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Montrose Voice, No. 312, October 17, 1986
File 017
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Montrose Voice, No. 312, October 17, 1986 - File 017. 1986-10-17. University of Houston Libraries. University of Houston Digital Library. Web. June 3, 2020. https://digital.lib.uh.edu/collection/montrose/item/2827/show/2814.

Disclaimer: This is a general citation for reference purposes. Please consult the most recent edition of your style manual for the proper formatting of the type of source you are citing. If the date given in the citation does not match the date on the digital item, use the more accurate date below the digital item.

(1986-10-17). Montrose Voice, No. 312, October 17, 1986 - File 017. Montrose Voice. University of Houston Libraries. Retrieved from https://digital.lib.uh.edu/collection/montrose/item/2827/show/2814

Disclaimer: This is a general citation for reference purposes. Please consult the most recent edition of your style manual for the proper formatting of the type of source you are citing. If the date given in the citation does not match the date on the digital item, use the more accurate date below the digital item.

Montrose Voice, No. 312, October 17, 1986 - File 017, 1986-10-17, Montrose Voice, University of Houston Libraries, accessed June 3, 2020, https://digital.lib.uh.edu/collection/montrose/item/2827/show/2814.

Disclaimer: This is a general citation for reference purposes. Please consult the most recent edition of your style manual for the proper formatting of the type of source you are citing. If the date given in the citation does not match the date on the digital item, use the more accurate date below the digital item.

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Title Montrose Voice, No. 312, October 17, 1986
Contributor
  • McClurg, Henry
  • Wyche, Linda
Publisher Community Publishing Company
Date October 17, 1986
Language English
Subject
  • LGBTQ community
  • LGBTQ people
  • Gay liberation movement
Place
  • Houston, Texas
Genre
  • newspapers
Type
  • Text
Identifier OCLC: 22329406
Collection
  • University of Houston Libraries Special Collections
  • LGBT Research Collection
  • Montrose Voice
Rights In Copyright
Note This item was digitized from materials loaned by the Gulf Coast Archive and Museum (GCAM).
Item Description
Title File 017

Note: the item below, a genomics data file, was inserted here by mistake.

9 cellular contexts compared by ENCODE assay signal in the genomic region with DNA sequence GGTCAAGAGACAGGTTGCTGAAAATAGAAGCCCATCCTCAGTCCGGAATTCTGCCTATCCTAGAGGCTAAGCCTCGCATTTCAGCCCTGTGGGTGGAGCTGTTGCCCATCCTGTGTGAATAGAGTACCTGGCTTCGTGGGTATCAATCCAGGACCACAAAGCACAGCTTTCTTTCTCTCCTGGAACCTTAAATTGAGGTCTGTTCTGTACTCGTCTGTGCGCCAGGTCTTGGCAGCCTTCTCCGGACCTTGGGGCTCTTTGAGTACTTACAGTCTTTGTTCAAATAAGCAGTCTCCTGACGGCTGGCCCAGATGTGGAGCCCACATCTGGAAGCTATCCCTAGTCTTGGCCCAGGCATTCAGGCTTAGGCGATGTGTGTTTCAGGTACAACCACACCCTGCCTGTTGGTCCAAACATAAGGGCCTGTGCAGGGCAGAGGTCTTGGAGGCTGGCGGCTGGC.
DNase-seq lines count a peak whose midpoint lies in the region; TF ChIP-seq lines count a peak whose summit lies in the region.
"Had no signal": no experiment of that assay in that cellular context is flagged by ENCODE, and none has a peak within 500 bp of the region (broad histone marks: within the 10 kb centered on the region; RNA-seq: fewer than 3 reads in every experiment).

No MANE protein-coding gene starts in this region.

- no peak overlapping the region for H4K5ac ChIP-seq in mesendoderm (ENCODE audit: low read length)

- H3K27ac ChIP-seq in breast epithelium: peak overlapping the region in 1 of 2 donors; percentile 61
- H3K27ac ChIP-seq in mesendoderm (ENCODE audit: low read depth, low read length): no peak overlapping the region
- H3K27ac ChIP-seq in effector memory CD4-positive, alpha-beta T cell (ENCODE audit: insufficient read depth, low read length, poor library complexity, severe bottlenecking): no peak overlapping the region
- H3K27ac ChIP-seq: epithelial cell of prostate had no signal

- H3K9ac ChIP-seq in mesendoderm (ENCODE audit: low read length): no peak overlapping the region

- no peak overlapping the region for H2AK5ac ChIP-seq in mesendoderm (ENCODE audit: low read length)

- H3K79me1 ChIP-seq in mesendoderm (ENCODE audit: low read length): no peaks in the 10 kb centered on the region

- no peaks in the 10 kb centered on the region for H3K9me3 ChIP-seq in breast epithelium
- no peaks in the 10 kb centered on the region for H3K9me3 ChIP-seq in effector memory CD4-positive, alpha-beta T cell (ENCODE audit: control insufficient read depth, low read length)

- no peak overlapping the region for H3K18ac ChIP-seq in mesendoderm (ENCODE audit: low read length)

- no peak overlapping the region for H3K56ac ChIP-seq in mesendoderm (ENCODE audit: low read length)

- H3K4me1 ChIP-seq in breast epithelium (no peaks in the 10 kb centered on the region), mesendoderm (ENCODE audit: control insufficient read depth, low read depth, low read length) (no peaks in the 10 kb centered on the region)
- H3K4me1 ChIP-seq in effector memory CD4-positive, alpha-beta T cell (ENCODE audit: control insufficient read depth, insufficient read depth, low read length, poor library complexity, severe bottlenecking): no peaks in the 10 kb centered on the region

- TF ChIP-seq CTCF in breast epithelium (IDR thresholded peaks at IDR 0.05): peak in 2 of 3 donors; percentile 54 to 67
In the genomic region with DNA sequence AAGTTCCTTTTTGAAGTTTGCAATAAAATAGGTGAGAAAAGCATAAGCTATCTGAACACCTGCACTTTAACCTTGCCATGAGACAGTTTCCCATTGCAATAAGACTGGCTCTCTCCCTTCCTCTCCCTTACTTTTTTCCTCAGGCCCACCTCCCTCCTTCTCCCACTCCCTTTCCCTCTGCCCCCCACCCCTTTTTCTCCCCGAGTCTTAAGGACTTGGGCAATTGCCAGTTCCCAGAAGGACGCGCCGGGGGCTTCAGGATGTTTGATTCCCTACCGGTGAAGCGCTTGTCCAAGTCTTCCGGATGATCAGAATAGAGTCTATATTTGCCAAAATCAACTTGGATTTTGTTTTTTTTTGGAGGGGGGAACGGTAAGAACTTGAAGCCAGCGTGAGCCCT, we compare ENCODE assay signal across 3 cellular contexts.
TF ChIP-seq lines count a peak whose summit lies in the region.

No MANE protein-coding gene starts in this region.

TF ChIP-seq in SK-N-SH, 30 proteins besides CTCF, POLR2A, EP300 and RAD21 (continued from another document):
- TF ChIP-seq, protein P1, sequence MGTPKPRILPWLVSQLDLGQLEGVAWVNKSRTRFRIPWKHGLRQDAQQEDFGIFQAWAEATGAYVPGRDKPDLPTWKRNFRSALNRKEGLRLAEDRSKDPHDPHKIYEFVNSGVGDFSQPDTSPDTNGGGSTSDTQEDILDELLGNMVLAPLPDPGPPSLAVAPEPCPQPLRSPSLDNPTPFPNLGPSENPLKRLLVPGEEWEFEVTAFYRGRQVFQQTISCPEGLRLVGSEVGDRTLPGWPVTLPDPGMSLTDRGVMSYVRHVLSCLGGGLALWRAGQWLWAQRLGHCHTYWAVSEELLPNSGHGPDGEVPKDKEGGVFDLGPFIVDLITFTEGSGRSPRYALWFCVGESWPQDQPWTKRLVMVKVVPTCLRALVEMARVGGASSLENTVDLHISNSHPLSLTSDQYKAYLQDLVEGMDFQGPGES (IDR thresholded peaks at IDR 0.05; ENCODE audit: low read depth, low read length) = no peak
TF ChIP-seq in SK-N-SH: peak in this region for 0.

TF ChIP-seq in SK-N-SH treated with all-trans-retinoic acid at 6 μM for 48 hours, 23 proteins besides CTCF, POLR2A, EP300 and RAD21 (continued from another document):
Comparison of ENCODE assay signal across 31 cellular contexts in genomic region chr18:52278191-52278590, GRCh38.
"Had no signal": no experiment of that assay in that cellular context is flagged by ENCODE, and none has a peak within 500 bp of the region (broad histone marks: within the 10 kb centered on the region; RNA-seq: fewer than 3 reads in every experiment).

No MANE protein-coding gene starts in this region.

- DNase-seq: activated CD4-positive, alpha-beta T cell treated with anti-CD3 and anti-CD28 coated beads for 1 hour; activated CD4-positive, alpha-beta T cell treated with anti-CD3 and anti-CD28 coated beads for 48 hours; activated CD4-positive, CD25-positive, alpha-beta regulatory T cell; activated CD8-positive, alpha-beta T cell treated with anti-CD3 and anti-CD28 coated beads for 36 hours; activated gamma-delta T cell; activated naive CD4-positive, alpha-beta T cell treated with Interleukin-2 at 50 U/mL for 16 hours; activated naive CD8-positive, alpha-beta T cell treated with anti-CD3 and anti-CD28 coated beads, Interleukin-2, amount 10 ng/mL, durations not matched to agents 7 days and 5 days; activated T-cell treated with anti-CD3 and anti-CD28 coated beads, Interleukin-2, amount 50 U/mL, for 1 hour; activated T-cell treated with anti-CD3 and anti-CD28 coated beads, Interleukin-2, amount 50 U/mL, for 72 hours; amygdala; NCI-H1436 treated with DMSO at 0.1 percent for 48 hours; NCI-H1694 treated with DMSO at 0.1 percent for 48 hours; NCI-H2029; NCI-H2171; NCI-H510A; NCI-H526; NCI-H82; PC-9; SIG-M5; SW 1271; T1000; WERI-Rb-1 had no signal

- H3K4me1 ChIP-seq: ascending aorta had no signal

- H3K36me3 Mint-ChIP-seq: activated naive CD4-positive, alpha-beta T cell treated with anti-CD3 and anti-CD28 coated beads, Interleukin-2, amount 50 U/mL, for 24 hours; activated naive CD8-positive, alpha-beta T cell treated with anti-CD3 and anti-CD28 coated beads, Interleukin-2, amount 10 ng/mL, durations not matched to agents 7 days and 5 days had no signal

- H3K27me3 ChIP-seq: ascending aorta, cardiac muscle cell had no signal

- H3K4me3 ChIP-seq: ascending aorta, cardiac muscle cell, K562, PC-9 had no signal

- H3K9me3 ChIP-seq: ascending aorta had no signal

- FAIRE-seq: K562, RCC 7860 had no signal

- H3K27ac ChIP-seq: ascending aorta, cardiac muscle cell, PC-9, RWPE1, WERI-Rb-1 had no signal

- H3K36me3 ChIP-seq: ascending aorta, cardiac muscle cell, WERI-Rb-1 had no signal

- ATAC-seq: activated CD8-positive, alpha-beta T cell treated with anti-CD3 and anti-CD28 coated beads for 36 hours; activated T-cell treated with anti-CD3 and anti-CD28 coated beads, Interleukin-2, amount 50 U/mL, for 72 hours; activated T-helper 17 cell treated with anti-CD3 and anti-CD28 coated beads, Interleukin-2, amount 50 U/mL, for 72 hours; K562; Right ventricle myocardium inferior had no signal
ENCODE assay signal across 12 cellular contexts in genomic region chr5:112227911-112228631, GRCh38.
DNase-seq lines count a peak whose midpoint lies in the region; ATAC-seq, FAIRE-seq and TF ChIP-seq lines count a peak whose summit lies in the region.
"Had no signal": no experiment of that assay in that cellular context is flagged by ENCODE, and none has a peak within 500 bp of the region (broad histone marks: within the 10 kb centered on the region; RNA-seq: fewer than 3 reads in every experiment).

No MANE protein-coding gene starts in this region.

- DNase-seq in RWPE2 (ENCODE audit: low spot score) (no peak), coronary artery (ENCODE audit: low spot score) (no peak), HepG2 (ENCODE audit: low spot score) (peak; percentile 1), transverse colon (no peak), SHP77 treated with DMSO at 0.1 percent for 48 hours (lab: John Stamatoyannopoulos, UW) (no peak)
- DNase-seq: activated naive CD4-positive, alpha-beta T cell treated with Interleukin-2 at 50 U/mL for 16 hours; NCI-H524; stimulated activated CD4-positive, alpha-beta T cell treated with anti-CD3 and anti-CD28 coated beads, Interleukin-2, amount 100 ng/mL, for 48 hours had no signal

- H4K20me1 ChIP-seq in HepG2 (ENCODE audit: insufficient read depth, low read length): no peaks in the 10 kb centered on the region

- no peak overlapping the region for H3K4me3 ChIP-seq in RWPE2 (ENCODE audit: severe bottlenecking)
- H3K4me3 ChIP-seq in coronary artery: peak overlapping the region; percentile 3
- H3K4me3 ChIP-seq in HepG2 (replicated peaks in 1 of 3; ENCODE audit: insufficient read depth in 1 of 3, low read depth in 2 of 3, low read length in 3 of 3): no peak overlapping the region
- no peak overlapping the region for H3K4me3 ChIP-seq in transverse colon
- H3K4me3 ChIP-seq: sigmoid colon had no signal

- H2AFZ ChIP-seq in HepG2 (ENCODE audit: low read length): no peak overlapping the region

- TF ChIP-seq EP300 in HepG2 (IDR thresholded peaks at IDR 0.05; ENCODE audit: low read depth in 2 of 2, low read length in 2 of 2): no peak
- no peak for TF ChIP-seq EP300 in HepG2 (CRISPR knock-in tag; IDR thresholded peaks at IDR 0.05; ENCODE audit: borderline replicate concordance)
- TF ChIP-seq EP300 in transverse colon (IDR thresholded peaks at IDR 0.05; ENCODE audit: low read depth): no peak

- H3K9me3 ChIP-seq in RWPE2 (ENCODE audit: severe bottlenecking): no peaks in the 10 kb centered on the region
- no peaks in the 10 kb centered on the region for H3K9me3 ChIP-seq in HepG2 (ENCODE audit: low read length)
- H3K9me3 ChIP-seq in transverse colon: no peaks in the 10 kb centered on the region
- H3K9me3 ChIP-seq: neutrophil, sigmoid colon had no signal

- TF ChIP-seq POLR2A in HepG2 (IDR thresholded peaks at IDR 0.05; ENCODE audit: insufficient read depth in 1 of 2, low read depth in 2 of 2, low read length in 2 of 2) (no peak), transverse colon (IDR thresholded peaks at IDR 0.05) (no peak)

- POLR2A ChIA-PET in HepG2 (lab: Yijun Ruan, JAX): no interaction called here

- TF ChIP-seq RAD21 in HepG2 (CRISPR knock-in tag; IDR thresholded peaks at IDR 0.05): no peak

Transcript 16 MONTROSE VOICE/OCTOBER 17. 1986 Montrose Live Happy Surprises to be Found in the 'Forest' James Jeter portrays family patriarch Marcus Hubbard and Bonnie Black plays his manipulative daughter Regina in the Alley Theatre's Large Stage production of "Another Part of the Forest" By Bill O'Rourke Montrose Voice Another Part of the Forest, at the Alley, is delightful! Faced with a play about a bickering Southern family written by The Children's Hour author, Lillian Hellman, I'd expected heavy flogging through a musty old morass of regret and oppression. Surprise! There is an oppressive patriarch, but everyone else is up to a good fight. Everyone looks forward with hope. And, all except one person, end up getting their own way, or something even better. Even he seems to leave the play with plots for a rosier future. It is a terribly witty play. Some horrible events that could be tear-jerking in another play bring laughter with them. All of that mirth without the actors ever obviously playing for the laughs, that is quality humor! Director Pat Brown has orchestrated an odd sort of realism here. At second glance, one notices that the doors in Charles S. Kading's set work with such forced perspective that their tops slope prodigiously. One of the tactics that Bonnie Black's Regina uses is that forced belle cuteness. One wouldn't be surprised if she said, "Fiddle dee dee." Yet everything and everyone is so naturally themselves. The Alley wisely showcases its own company. Rosemary Prinz is a guest, but she fits so perfectly into the ensemble that one forgets. James Jeter is back, magnificently. Brandon Smith, Jeff Bennett and Cynthia Rider are all in top form. The Alley will be touring thi show. I'm warning my mother in Colorado Springs not to miss it. You shouldn't, either. d The Art Scene We expect Texas landscapes to be realism or perhaps the Indian influence. James Busby's lush impressionistic romanticism surprises us. Using bold daubs of muted colors, rather like Seurat's points, and swirling skies of baby blanket hues, this style seems best suited to fall forests at sunset. Most of his pictures are just that, but an impressive one was of a dirt road. His eye, like Renior's, finds at least four colors in the torn up track and his sure grasp of textures contrasts with a smooth, well-cared for section of the lane. These are on display at DuBose- Rein Galleries, 1700 Bissonnet. You can see Seurat's own works as part of two complementing exhibitions at the Museum of Fine Arts. In one suite is French clothing from 1700-1900. These are gorgeously flattering garments with their brocade, embroidery, gold lace, etc. In another suite hang portraits ofthe fascinating people who wore those clothes. There are two ofthe most famous lovers of all time, for example. Madame Pompadour, mistress of the king, primps in front of her mirror, putting on a "little" too much rouge. She looks surprisingly perky. Paul Verlaine, on the other hand, comes off looking almost like a Puritan. He and his lover, Arthur Rimbaud (born Oct. 20), wrote joyously and bluntly erotic poetry. The portraits start with obviously posed people surrounded by symbolic detail. Then comes a wonderful period when the subjects are flatteringly caught "on the wing" surrounded by objects from their own everyday lives. From there, it splits into two camps— those who focus solely on the person, washing out the background and those who concentrate on the way the background reveals the sitters personalities and minimalize the sitter himself. There is even one painting of an artist's brother's back, sitting with his hat on! □ Notes The Houston Center for Photography is turning five!... Showtix celebrates its second anniversary on the 19th.... Get ready for 8x10 Glossy. This is The Group's first lesbian play and will open Oct. 27 at Kindred Spirits Scenes and Revelations has been postponed til December. ... This is the last weekend for The Calling of Jericho Jones at Theater Suburbia. ... The gala opening of Chocolate Bayou's Deep in the Heart (tickets $100) will feature an apres show "Down Home Supper and Social" at Carolina, Carolyn Farb's River Oaks home.... On Tuesday nights, whether at Comedy Workshop or the Comix Annex, you can barter your way in by trading anything worth $2—a piece of your own creation or a white elephant—for a ticket.... The National Endowment for the Arts gave its largest challenge grant in the Southwest to the Houston Symphony Orchestra—$650,000!... The 1987 Houston Festival is coming together. Musicians, dancers and mistake. B'days: 17—Jean Arthur, Spring Byington. 18—Katherine Kurtz, Lotte Lenya, George C. Scott. 19—Divine, Robert Reed. 20—Bela Lugosi, Arlene Francis. 21—Ted Shawn, Samuel Foote, Carrie Fisher. 22—Annette Funicello, Jeff Goldblum. 23—Johnny Carson, August von Platen, Sarah Bernhardt. "All men are forced into one of two categories: those with eleven fingers and those without."—Ned Rorem (horn Oct. 23). a Openings Blithe Spirit (Company Onstage, 17). The Flying Karamozov Brothers (Galveston's Grand, 17)—hilarious master jugglers. Four Walls, Five States (Houston Center for Photography, 17)— exhibition by Walter Hopps, late thirties in the south photos by John Gutmann. Jerry Lee Lewis (Rockefellers, 17). ONO! La Vie Parisienne (Museum of Fine Arts, 18, 8:45-?)—Family Day! ONO! Nina Martin/ Performance (Hamman Hall, Rice, 18)-dance. ONO! Shadowfax (Rockefellers, 18)-ONO! Big Mountain Benefit (Fitzgeralds, 19, 5-2)—local musicians The Chainsaw Party Dogs, The Cruise-o-matics and Shake Russell! Lots more! ONO! David Grisman (Rockefellers, 19)— Bluegrass, rock fusion. ONO! The Creativity of Man (Museum of Fine Arts, 21)—the first annual Lorenzini lecture. Given by Pulitzer Prize- winning historian. Freebies, but reservation required. HSPVA Chamber Orchestra (HSPVA, 21). ONO! Miss Jane Packer, florist to Buckingham Palace (556-5573, 21)- (left to right) Claire Hart-Palumbo, Gailee Walker and Susan Vaughan share moments from the play, "8x10 Glossy,"opening at Kindred Spirits Oct. 27 theater performers must apply by Nov. 1. The four categories in the writer's competition are poetry, fiction, essay and drama. Deadline for those entries is November 11. Call 521-0993.... Arts and crafts people have a little longer, 'til February. Call Barbara Metyko at 527-9330.... □ Celebrate! Oct. 18,1961: A Henry Matisse painting was hung upside down in the New York Museum of Modern Art. It took them 47 days and 100,000 viewers to realize their seminars benefitting the Make-A-Wish Foundation. ONO! Dana Cooper's DC3 (Jones Plaza, 23, noon). Freebies. ONO! Choralis Brass (Jones Plaza, 23, noon). Freebies. ONO! The Death of Bessie Smith and Counting the Ways (Alley, 23)—two Edward Albee one acts directed by the playwright himself. Deep in the Heart (Chocolate Bayou, 23)—one man show by folk/ political humorist John Henry Faulk.